We analyze the most powerful X-ray outbursts from neutron stars in eleven Magellanic high-mass X-ray binaries and three pulsating ultraluminous X-ray sources. Most of the outbursts rise to Lmax which is about the level of the Eddington luminosity, while the remaining more powerful outbursts also appear to recognize that limit when their emissions are assumed to be anisotropic and beamed toward our direction. We use the measurements of pulsar spin periods PS and their derivatives P˙S to calculate the X-ray luminosities Lp in their faintest accreting (“propeller-line”) states. In five cases with unknown P˙S, we use the lowest observed X-ray luminosities, which only adds to the heterogeneity of the sample. Then we calculate the ratios Lp/Lmax and we obtain an outstanding confluence of theory and observations from which we conclude that work done on both fronts is accurate and the results are trustworthy: sources known to reside on the lowest Magellanic propeller line are all located on/near that line, whereas other sources jump higher and reach higher-lying propeller lines. These jumps can be interpreted in only one way, higher-lying pulsars have stronger surface magnetic fields in agreement with previous empirical results in which P˙S and Lp values were not used.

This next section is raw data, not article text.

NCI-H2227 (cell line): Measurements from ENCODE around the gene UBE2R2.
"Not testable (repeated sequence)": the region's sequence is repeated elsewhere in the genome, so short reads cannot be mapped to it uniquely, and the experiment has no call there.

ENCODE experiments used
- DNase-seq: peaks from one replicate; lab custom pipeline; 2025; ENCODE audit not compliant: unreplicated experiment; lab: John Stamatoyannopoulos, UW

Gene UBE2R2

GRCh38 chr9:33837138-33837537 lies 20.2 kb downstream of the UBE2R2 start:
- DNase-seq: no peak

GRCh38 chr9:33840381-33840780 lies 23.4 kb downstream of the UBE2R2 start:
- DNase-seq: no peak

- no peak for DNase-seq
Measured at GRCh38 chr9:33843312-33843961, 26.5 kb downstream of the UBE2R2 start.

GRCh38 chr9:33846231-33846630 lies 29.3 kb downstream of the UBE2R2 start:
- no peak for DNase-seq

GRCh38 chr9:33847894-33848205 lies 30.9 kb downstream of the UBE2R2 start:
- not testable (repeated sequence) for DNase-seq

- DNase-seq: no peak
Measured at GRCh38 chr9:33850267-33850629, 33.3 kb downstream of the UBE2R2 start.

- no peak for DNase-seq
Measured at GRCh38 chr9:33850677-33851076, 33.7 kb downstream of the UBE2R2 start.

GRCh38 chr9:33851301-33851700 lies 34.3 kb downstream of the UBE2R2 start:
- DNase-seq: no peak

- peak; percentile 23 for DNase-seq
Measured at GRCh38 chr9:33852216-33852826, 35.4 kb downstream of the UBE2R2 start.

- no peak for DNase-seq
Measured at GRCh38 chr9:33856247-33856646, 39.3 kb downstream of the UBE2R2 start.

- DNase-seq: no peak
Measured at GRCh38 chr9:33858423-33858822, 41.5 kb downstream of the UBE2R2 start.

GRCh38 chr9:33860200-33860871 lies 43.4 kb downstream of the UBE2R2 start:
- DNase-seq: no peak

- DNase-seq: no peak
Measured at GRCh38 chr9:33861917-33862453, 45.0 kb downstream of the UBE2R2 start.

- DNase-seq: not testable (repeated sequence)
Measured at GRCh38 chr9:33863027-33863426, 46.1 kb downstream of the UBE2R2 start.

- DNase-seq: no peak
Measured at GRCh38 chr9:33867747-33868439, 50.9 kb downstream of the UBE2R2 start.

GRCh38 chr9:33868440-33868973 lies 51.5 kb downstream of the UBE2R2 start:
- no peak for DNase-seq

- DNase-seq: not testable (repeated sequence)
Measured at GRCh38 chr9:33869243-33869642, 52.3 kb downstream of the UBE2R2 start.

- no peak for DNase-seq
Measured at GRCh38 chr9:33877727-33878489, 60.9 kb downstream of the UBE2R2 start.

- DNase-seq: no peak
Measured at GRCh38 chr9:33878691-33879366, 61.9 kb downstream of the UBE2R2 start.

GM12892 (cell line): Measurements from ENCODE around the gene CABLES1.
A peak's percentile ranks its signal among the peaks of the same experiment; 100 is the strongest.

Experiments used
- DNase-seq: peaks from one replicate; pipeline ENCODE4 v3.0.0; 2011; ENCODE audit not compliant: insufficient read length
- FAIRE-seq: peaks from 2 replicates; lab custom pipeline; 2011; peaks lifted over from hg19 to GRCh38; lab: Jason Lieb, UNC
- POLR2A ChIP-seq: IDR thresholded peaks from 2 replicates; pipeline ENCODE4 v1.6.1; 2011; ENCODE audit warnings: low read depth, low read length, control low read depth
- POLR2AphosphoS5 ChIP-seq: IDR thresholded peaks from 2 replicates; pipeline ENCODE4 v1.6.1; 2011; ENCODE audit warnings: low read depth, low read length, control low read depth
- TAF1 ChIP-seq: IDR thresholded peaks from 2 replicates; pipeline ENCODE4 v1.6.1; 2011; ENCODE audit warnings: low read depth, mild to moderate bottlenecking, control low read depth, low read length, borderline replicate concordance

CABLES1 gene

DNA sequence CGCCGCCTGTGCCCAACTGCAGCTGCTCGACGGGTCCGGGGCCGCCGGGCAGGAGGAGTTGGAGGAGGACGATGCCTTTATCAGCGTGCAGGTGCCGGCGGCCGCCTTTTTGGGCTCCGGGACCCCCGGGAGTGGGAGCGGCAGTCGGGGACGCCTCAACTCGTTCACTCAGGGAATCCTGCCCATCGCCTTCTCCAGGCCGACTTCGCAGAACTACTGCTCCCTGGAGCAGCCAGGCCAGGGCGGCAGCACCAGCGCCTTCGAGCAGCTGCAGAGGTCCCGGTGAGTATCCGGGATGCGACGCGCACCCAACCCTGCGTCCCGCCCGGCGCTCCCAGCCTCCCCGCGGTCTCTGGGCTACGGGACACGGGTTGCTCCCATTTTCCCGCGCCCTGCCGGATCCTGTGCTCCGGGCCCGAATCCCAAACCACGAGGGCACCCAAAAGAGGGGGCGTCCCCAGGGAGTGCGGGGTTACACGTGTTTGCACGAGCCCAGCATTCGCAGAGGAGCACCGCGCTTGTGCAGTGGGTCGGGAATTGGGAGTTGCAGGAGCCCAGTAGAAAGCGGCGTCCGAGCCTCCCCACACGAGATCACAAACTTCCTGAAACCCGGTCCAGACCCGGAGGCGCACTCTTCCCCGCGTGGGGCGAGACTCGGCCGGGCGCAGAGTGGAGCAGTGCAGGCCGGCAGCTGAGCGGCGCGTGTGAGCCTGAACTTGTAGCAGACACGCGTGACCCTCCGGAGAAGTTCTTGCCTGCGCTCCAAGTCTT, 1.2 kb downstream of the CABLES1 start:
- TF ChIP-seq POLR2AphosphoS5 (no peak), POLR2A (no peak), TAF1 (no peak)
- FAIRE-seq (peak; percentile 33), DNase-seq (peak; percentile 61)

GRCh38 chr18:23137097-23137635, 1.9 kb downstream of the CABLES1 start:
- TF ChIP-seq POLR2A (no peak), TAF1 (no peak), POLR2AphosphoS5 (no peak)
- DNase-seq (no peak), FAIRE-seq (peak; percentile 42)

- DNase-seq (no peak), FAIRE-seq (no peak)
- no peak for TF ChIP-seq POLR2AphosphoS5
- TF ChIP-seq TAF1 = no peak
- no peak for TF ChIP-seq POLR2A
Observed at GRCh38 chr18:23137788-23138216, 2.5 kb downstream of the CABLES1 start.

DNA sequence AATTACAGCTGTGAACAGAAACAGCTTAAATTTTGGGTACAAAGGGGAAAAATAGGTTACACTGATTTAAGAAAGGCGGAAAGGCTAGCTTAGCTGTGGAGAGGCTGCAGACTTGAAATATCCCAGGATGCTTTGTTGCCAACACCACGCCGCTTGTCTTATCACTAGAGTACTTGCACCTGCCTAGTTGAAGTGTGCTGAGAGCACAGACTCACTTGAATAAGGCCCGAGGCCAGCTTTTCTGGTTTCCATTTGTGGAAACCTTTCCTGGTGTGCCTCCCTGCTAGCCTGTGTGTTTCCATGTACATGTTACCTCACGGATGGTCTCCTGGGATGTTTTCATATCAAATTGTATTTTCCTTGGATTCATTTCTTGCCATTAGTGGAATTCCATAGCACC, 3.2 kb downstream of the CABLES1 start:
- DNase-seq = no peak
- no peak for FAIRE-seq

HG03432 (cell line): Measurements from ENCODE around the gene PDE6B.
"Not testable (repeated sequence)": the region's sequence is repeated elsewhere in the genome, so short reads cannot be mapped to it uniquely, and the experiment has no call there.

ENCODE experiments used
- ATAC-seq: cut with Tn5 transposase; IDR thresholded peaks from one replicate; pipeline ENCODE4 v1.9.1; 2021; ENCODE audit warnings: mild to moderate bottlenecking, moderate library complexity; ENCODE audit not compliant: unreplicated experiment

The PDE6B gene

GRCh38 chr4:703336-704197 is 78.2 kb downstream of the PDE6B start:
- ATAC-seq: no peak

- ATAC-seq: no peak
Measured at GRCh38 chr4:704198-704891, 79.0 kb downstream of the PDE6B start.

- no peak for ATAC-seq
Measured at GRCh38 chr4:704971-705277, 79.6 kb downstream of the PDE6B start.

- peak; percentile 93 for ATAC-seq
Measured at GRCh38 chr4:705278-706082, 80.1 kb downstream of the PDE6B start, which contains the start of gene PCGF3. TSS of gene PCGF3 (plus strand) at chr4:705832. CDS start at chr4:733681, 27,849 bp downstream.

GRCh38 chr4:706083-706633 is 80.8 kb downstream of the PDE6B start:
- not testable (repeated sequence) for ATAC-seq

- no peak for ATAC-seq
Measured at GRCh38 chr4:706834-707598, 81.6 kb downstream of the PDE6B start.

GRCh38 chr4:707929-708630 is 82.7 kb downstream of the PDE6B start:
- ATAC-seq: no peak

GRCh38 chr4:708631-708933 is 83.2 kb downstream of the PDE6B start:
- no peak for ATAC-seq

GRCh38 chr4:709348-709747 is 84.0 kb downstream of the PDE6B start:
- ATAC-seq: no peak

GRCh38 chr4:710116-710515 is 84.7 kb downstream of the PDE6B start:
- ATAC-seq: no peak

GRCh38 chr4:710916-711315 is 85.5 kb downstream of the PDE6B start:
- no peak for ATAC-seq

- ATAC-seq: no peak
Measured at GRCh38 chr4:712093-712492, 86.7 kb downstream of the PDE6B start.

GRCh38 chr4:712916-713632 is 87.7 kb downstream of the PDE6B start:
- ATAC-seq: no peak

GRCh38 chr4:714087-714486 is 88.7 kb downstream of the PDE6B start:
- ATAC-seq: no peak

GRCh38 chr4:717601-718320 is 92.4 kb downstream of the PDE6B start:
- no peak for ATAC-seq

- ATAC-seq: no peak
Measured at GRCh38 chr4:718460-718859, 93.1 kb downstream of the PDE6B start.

accretion, accretion disks — stars: magnetic fields — stars: neutron — X-rays: binaries
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